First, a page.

11/17/2015 – Bad Debt Collectors and Their Prey (The New York Times)

Nov 17, 2015 No Comments by

All states have laws that are intended to prevent debt collectors from driving families into destitution. But those laws, some of which date to the distant past, have been rendered ineffective by debt collectors using new and devious ways to win court judgments that allow them to seize debtors’ paychecks or bank accounts.

Last week, a network of debt collectors agreed to pay $59 million to settle a class-action suit brought on behalf of people in New York, many of whom had their paychecks garnished or their bank accounts frozen. The lawsuit, filed in 2009, accused the companies of filing false affidavits in court claiming that they had properly notified people that they were being sued. The plaintiffs charged that after they failed to show up in court, the debt collectors applied for a default judgment, making it possible to get access to the people’s bank accounts and paychecks.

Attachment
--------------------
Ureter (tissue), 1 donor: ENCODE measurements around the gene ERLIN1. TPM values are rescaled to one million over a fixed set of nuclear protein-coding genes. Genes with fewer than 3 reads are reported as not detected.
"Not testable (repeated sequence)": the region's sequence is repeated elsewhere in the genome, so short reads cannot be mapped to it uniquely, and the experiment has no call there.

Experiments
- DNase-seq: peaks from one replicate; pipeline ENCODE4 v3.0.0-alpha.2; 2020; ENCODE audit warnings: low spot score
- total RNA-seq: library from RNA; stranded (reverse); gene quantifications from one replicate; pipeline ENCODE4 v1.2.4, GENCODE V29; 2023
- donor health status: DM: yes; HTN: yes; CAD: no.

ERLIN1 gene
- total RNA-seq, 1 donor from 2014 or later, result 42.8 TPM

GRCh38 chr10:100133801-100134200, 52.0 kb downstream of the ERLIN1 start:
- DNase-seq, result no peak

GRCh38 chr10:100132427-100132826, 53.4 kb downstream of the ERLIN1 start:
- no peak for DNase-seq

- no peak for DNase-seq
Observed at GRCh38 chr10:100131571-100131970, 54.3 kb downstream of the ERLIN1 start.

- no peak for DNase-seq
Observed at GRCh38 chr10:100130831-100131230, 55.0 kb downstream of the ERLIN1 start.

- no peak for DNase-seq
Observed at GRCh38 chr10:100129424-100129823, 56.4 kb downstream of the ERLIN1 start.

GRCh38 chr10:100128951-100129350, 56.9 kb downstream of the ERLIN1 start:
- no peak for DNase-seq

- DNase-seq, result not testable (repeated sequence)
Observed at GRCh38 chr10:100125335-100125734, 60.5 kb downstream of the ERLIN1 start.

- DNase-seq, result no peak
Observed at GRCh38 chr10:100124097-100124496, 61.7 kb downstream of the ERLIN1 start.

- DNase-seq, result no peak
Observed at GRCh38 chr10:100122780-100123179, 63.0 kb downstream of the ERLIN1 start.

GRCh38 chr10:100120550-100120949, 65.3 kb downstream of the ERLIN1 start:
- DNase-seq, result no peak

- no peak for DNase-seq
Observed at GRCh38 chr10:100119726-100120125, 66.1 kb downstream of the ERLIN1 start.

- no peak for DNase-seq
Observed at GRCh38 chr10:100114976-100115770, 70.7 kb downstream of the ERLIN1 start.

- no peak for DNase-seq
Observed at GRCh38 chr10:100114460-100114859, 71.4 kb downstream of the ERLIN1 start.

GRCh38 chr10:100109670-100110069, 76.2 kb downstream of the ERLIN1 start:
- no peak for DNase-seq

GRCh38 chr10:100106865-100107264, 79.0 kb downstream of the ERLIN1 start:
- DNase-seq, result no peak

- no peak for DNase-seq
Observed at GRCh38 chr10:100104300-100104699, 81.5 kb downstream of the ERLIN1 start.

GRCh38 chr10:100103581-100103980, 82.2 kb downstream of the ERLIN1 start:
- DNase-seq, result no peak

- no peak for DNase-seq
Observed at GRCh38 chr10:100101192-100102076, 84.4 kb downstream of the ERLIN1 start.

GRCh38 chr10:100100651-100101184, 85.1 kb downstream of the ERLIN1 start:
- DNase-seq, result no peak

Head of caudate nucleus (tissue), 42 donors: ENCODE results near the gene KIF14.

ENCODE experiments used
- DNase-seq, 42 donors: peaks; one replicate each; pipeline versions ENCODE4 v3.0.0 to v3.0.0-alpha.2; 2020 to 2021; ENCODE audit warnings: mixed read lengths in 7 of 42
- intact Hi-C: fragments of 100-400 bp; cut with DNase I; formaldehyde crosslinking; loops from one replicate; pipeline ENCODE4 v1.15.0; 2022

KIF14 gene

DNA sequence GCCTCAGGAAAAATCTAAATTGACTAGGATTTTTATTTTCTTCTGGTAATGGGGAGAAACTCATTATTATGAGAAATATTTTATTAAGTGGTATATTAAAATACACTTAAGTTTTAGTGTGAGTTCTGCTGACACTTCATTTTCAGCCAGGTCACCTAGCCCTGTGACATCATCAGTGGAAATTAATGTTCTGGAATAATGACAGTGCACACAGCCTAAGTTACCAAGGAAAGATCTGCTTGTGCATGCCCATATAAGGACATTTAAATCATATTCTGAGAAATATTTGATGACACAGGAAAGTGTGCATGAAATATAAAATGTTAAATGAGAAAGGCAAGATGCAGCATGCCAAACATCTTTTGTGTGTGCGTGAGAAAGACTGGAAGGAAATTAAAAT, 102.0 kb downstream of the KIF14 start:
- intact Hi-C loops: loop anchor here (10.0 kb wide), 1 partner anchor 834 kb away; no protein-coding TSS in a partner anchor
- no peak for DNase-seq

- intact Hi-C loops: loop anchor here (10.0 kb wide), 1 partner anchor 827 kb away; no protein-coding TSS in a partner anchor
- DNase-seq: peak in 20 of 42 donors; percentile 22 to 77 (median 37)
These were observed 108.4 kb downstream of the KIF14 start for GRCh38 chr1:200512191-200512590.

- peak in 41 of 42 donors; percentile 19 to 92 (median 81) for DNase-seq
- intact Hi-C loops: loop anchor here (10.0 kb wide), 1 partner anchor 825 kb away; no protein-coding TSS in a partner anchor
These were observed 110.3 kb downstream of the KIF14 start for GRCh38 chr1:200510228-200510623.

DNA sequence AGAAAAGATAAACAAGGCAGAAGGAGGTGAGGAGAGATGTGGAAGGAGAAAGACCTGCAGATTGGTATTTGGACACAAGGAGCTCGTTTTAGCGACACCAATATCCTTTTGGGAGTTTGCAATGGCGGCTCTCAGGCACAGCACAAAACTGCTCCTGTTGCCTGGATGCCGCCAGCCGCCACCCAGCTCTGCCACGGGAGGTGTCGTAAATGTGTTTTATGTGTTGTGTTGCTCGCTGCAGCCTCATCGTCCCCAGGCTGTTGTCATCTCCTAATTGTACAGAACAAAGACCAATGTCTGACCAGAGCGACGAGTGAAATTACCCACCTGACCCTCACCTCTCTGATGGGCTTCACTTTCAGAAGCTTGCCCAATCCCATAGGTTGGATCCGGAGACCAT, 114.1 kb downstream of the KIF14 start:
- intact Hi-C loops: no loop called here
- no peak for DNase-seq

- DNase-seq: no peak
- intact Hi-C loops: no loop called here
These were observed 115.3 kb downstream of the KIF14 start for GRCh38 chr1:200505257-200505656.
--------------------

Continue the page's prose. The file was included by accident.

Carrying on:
The National Consumer Law Center, a policy and advocacy group, has recommended that states adopt a model law that, among other things, would prevent debt collectors from seizing so much of a person’s paycheck that they dropped below a certain income floor; allow the debtor to keep a used car of average value; and preserve at least $1,200 in the bank to pay rent, utilities and transportation to work.

Read the full article in The New York Times.

Financial Landing 2015

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